Difference between revisions of "Night song (Peter Bird)"

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(Composer added new work, "Night song" and its text.)
 
({{Text|English, corrections)
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{{Legend}}
 
{{Legend}}
  
*{{NewWork|2013-05-18}} {{CPDLno|29168}} [{{filepath:Bird-Night_song.pdf}} {{pdf}}] [{{filepath:Bird-Night_song.mid}} {{mid}}] [{{filepath:Bird-Night_song.sib}} Sibelius 5] [{{filepath:null}} {{mp3}}]
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*{{NewWork|2013-05-18}} {{CPDLno|29168}} [{{filepath:Bird-Night_song.pdf}} {{pdf}}] [{{filepath:Bird-Night_song.mid}} {{mid}}] [{{filepath:Bird-Night_song.sib}} Sibelius 5]
 
{{Editor|Peter Bird|2013-05-18}}{{ScoreInfo|Letter|9|100}}{{Copy|Creative Commons Attribution Share Alike}}
 
{{Editor|Peter Bird|2013-05-18}}{{ScoreInfo|Letter|9|100}}{{Copy|Creative Commons Attribution Share Alike}}
 
:'''Edition notes:''' Text, and some explanation of text, on last page of the PDF.
 
:'''Edition notes:''' Text, and some explanation of text, on last page of the PDF.
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'''Published:''' 2013
 
'''Published:''' 2013
  
'''Description:''' This style of this song is inspired by both Native American and African choral traditions.
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'''Description:''' This style of this song is inspired by both Native American and African choral traditions. The Paiute place-names in the text fix it in the lonely lands north of the Grand Canyon: the High Plateaus around the Arizona-Utah border. (Paunsagunt, Kaibab, & Kaiparowits are the great plateaus which frame the country; Kanab & Nankoweap are two permanent creeks which supported small Indian villages.) This song expresses the joy of togetherness on a starry night with gentle breezes in the pines and perhaps a far-off sound of running water.<br>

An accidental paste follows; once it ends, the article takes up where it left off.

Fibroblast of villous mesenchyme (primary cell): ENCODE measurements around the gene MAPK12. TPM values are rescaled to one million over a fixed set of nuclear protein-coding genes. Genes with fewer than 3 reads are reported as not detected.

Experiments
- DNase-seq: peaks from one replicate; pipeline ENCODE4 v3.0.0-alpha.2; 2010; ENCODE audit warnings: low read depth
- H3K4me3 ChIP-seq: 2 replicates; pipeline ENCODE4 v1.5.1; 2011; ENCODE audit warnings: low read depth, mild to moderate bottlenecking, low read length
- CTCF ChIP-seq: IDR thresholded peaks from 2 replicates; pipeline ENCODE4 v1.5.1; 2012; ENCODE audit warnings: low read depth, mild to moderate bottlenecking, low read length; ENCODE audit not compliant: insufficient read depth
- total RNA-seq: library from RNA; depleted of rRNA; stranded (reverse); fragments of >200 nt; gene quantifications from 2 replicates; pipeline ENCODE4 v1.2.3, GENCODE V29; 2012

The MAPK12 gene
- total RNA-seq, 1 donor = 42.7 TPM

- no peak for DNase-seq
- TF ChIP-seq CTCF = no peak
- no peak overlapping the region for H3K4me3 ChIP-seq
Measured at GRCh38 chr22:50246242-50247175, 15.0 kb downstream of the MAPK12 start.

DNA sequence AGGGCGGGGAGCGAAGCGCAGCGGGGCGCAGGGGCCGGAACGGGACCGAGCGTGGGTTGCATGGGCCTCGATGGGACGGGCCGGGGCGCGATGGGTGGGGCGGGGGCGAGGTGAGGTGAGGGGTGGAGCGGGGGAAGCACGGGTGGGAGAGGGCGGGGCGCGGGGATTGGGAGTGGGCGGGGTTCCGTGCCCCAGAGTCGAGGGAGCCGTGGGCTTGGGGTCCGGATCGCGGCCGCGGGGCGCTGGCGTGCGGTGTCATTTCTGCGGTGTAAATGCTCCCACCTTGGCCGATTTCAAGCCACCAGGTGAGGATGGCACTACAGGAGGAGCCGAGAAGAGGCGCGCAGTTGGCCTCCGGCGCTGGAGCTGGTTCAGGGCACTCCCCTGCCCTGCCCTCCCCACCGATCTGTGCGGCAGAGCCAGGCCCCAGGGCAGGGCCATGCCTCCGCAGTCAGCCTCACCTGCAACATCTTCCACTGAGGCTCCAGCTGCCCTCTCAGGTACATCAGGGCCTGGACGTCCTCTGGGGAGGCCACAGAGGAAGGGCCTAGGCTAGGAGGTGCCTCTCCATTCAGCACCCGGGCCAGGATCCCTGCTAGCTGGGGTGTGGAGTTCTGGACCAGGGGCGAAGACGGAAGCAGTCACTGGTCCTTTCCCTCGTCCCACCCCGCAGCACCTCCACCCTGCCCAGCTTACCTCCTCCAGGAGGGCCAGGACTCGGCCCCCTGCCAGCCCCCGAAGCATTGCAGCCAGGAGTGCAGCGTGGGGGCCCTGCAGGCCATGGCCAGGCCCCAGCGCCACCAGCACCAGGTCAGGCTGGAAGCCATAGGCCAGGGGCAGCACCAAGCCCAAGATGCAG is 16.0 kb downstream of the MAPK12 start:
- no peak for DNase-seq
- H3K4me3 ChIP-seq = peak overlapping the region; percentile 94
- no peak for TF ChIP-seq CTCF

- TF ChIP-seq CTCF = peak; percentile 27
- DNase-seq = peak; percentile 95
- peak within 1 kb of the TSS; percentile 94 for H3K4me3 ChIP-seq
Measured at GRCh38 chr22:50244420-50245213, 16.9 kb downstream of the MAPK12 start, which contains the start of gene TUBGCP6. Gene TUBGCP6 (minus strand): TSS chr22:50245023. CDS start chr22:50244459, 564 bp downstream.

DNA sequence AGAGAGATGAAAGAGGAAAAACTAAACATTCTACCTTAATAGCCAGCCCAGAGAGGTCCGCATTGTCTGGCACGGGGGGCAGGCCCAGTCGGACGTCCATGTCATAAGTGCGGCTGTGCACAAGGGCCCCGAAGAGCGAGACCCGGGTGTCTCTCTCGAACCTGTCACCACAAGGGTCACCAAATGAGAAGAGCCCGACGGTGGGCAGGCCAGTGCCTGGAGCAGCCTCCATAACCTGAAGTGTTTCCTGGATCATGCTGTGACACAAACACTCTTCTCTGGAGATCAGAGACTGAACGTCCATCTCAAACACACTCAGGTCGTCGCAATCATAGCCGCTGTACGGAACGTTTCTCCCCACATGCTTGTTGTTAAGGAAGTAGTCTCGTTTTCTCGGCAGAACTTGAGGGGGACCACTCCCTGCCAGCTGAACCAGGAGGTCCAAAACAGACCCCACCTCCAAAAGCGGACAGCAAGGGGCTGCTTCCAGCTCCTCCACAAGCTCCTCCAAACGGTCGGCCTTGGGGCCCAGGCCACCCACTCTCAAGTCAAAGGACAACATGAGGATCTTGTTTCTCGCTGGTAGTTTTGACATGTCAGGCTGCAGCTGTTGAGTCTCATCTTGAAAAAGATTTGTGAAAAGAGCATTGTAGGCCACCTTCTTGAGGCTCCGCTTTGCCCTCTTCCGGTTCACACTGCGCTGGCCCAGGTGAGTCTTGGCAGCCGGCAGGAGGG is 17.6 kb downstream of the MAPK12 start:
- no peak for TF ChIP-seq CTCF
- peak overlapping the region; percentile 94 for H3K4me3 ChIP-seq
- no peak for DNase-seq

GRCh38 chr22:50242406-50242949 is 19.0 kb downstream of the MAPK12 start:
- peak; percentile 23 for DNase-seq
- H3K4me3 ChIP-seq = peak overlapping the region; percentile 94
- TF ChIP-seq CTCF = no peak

The Paiute place-names in the text fix it in the lonely lands north of the Grand Canyon:
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This is a shingled part-song consisting of repeated 4-bar phrases of 5/4. The diatonic pitches are easy to read, and the only challenge is to count correctly until this meter becomes natural. As each voice part has only 4 or 5 distinct phrases (totalling 16 or 20 distinct bars), it is not hard to memorize. It could serve well as a concert-closer (or encore number) in an evening concert.  Length: 3:45
the High Plateaus around the Arizona-Utah border.
 
(Paunsagunt, Kaibab, & Kaiparowits are the great plateaus which frame the country;
 
Kanab & Nankoweap are two permanent creeks which supported small Indian villages.)
 
This song expresses the joy of togetherness on a starry night with gentle breezes  
 
in the pines and perhaps a far-off sound of running water.<br>
 
This is a shingled part-song consisting of repeated 4-bar phrases of 5/4.
 
The diatonic pitches are easy to read, and the only challenge is to
 
count correctly until this meter becomes natural.
 
As each voice part has only 4 or 5 distinct phrases
 
(totalling 16 or 20 distinct bars), it is not hard to memorize.
 
It could serve well as a concert-closer (or encore number) in an evening concert.  Length: 3:45